Reflux-image-for-articleYour baby seems to scream a large percentage of the time and is vomiting often and in large volumes, or not vomiting but making swallowing noises in the throat, sleeps in "cat naps", often looks uncomfortable when feeding, wants to be carried all the time, and wakes up frequently at night.


This has been going on for days, weeks or even months and you are desperate to find something to ease the pain, stop the screaming, get some sleep and really cherish and enjoy your baby. But what is it that is causing this behaviour? Is it Colic, which seems to be the "catch all phrase" to explain screaming, fussy babies? Or could your baby be suffering from Reflux?


What is Reflux

Reflux is a condition which is believed to affect approximately 60% - 70% of babies at various stages of their early lives, to various degrees. It normally starts from birth, or soon thereafter, peaks around 4-6 months and then in most cases disappears by 1 year.


Reflux occurs when the lower oesophagus sphincter (or muscle that controls the movement of substances in and out of the stomach) is underdeveloped; or the baby reacts to something in her diet, causing the contents of the stomach, including the stomach acid, to flow back up the oesophagus (throat). This may be quick and cause no symptoms at all, or may be more prolonged and frequent burning the baby's oesophagus and causing significant discomfort and pain.


Testing for Acid Reflux

There is no easy, inexpensive , un-invasive or especially accurate means of testing for Reflux. Most doctors generally look at symptoms and then suggest either home treatments (for example changing feeding and sleeping positions), natural remedies or medication and see if anything works. If the symptoms improve then treatment continues, however if the symptoms persist or worsen then tests are often necessary.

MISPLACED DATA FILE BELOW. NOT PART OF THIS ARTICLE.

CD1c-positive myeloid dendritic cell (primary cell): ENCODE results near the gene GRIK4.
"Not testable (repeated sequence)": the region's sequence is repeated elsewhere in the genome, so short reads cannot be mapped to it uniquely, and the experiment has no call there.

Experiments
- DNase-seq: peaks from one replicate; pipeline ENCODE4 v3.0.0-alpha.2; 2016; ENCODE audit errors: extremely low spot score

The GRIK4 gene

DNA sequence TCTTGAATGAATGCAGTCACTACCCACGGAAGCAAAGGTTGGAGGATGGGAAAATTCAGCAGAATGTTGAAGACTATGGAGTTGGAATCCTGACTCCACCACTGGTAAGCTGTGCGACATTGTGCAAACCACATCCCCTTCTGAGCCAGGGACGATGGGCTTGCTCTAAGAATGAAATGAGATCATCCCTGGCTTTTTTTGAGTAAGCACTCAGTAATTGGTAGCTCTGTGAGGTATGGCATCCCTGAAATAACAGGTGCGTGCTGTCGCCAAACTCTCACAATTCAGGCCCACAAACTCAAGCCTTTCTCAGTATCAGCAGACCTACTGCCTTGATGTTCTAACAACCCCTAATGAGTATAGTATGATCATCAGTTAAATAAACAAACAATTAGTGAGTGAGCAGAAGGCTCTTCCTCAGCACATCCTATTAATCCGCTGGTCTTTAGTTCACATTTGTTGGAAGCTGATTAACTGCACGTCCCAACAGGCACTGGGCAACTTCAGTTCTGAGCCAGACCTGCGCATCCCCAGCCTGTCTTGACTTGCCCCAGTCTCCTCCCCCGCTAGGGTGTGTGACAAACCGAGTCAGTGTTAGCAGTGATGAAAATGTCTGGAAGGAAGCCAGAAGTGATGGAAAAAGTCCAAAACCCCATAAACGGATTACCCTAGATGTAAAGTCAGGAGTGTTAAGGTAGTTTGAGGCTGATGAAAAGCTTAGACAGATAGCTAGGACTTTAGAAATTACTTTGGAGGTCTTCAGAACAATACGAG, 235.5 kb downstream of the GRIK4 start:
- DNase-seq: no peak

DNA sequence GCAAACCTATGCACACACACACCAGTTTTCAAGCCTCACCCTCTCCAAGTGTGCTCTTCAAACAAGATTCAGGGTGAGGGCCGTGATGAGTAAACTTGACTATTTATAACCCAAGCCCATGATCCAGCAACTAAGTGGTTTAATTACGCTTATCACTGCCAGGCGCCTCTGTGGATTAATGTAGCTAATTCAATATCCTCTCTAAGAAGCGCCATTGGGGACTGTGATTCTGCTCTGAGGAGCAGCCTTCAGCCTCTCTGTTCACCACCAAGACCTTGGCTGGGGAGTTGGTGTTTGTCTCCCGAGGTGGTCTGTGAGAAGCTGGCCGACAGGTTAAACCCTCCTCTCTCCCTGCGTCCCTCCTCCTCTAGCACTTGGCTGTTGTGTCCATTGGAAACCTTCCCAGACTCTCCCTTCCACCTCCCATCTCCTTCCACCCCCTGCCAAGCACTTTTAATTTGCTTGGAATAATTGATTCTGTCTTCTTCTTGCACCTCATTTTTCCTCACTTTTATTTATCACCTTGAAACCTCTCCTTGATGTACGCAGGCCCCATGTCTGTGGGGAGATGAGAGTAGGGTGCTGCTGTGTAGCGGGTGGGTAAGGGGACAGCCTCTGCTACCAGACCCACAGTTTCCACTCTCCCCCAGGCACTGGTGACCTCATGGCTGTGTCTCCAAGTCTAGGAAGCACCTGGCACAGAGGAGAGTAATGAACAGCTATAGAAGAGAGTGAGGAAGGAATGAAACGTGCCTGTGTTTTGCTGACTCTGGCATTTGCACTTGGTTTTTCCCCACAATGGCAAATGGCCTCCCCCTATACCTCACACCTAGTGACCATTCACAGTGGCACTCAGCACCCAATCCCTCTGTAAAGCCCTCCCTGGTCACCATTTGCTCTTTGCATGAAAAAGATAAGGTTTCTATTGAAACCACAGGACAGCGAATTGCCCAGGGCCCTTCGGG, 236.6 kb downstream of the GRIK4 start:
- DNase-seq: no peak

Silent Reflux

Sometimes the symptoms of Reflux can be present, but the vomiting is not. This is then termed Silent Reflux. Silent Reflux can be more damaging than normal Reflux as the acid from the stomach burns the baby on the way up and on the way down again.


GORD vs Reflux (GOR)

GORD (Gastro-oesophageal Reflux Disease) occurs when Reflux or GOR (Gastro-Oesophgeal Reflux) is associated with complications, such as:

  • oesophagitis (erosion of the oesophagus) which leads to a very irritable baby who may become difficult to feed because of the pain
  • excessive vomiting causing poor weight gain
  • recurrent respiratory problems such as pneumonia or apnoea

GORD is treated medically in the first instant, such as with anti-acid medications and a change in milk, but in severe cases can ultimately require surgical intervention to fix. If you suspect your baby has GORD I strongly advise that you seek immediate medical advice from a Paediatrician or Paediatric GIT (Gastro Intestinal Tract) Specialist.


Symptoms of Reflux

Babies suffering from Reflux can exhibit all or just a few of the symptoms listed below. The number of symptoms your baby shows has no correlation to the severity of the acid Reflux.






The information in this article was reviewed for medical accuracy by, Paediatrician and Allergy Specialist, Dr Claudia Gray (MBChB (UCT), MRCPCH (London), MScClin Pharm(Surrey), DipPaedNutrition (UK), PostgradDipAllergy (Southampton), Certified Paediatric Allergologist (SA))

Dr Gray works at the allergy clinic at the Red Cross Children's Hospital in Cape Town, and has a private practice at Vincent Pallotti Hospital in Cape Town, contact 021 531 8013.